Raindrops Keep Falling On My Head:Read All About It; by Philip Mayaab
It was the type of story that Christian music fans could sink their teeth into...A well known mainstream music artist accepts Jesus as their savior, and begins singing Christian music. It has happened several times over the years, but in 1976, B.J. Thomas became one of the first major crossovers into the world of Contemporary Christian music.
After making a name for himself with hits like I Just Can't Stop Believing, Hooked On A Feeling, and the monster hit Raindrops Keep Falling On My Head, B.J. became a household name on the American pop scene in the late 60s and early 70s, but by the middle of the decade, the hits were not coming as frequently, and subsequently he ended up being a drug addict, with a very expensive addiction. After speaking to his wife Gloria, and discovering that she had become a Christian, B.J. too gave his heart and life to Jesus, and decided to use his God given ability for the glory of the Lord, and so in 1976 he signed a contract with Word's contemporary label, Myrrh Records, and headed into the studio to record his first album of Christian material. The label paired him up with an up and coming producer by the name of Chris Christian, and the collaboration produced several Christian recordings for B.J., one of which is our Vinyl Revival feature this week, titled Home Where I Belong.
Of course, at this point in time, the Jesus Music era of the early 70s was winding down, and CCM was beginning to become more of an industry, which worked perfectly for B.J. Thomas. He came in with tons of experience from his many years as a pop singer, and that experience was put to good use by Chris Christian and the record label, and the results were outstanding. Musically, this album did not sound drastically different from his pop records, the arrangements that B.J. utilized in pop came over with him to the Christian world, so there were no real big musical surprises on Home, just the major difference in the lyrics...he was now singing for Jesus.
This LP would turn out three huge radio singles, Without A Doubt, with its radio friendly music and hook laden chorus, the slower tempo Storybook Realities, and the big one, the album's title song (which was written by CCM pioneer Pat Terry). All three were staples on the growing number of contemporary Christian radio stations in America, and that helped make the album a hit, and it also made B.J. Thomas one of the first big stars in the emerging CCM industry. In addition to being the producer, Chris Christian also wrote or co-wrote half of the album's ten tracks, while country writer Archie Jordan, who became known for writing several hits for singers such as Ronnie Milsap, contributed on three more songs himself. The recording engineer on the album was a young man named Brown Bannister, who has became just as big of a legend as his friend Chris is. Several of Nashville's best studio musicians and singers were brought in to complete the sound, and now even after all these years, this album still sounds good, and holds up surprisingly well. Though it doesn't take but a few seconds to realize when the album was recorded, it is still quite enjoyable to listen to, and B.J. certainly did not disappoint with the vocals. That soulful, captivating voice was front and center on all ten songs on Home, and when you listen, you begin to remember just how good his voice really was.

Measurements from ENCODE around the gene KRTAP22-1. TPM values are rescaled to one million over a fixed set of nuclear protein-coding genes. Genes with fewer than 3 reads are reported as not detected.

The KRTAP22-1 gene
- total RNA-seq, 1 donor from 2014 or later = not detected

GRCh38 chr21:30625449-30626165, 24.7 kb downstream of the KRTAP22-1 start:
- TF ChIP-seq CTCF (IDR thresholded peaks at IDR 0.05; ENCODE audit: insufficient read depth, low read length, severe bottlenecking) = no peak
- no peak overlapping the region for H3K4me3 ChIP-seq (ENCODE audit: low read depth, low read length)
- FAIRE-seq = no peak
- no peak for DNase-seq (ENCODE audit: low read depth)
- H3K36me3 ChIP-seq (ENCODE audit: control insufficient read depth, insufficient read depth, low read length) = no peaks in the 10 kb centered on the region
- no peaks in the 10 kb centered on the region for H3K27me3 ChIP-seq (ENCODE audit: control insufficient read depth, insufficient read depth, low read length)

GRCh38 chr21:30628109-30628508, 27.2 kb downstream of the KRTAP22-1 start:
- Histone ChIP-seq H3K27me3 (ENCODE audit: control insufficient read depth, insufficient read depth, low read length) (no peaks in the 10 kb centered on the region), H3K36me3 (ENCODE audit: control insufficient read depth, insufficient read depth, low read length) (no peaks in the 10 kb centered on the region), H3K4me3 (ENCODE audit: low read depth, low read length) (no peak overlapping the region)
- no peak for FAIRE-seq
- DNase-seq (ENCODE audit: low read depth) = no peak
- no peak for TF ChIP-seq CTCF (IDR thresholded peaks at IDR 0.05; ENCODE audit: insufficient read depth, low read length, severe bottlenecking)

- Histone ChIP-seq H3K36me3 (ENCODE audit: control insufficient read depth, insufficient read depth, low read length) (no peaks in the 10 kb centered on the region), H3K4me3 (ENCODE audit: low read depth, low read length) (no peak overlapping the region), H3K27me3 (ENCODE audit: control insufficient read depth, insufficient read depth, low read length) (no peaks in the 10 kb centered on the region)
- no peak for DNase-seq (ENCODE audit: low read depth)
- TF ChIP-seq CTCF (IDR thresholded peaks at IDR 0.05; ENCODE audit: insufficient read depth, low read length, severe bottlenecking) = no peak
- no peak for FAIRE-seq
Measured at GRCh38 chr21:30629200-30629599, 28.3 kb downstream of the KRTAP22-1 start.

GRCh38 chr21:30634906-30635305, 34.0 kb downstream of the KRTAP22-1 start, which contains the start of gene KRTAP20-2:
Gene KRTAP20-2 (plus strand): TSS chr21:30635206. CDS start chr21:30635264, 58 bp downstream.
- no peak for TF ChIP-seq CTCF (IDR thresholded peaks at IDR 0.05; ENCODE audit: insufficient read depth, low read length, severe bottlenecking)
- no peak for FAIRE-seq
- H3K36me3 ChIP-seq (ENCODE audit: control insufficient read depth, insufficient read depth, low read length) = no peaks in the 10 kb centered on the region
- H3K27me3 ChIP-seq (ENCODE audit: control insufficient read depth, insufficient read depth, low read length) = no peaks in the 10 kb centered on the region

The public was ready for a story like B.J.'s, and the fact that he was proclaiming his new found faith in God made him a special type of star. People gobbled it up, and the album's popularity helped garner a pair of major awards, the Grammy for Best Inspirational Performance, and the Dove Award for (and I LOVE this one) Best Album By A Secular Artist. The Grammy was his first winner since 1969, when Raindrops captured B.J.'s first award. This would not be his last winner in the Christian music category...he would win Best Inspirational Performance at the Grammys for an amazing six straight years, from 1977 to 1983. he would only win one more Dove, which came in 1982 once again for Best Album By A Secular Artist, for Amazing Grace.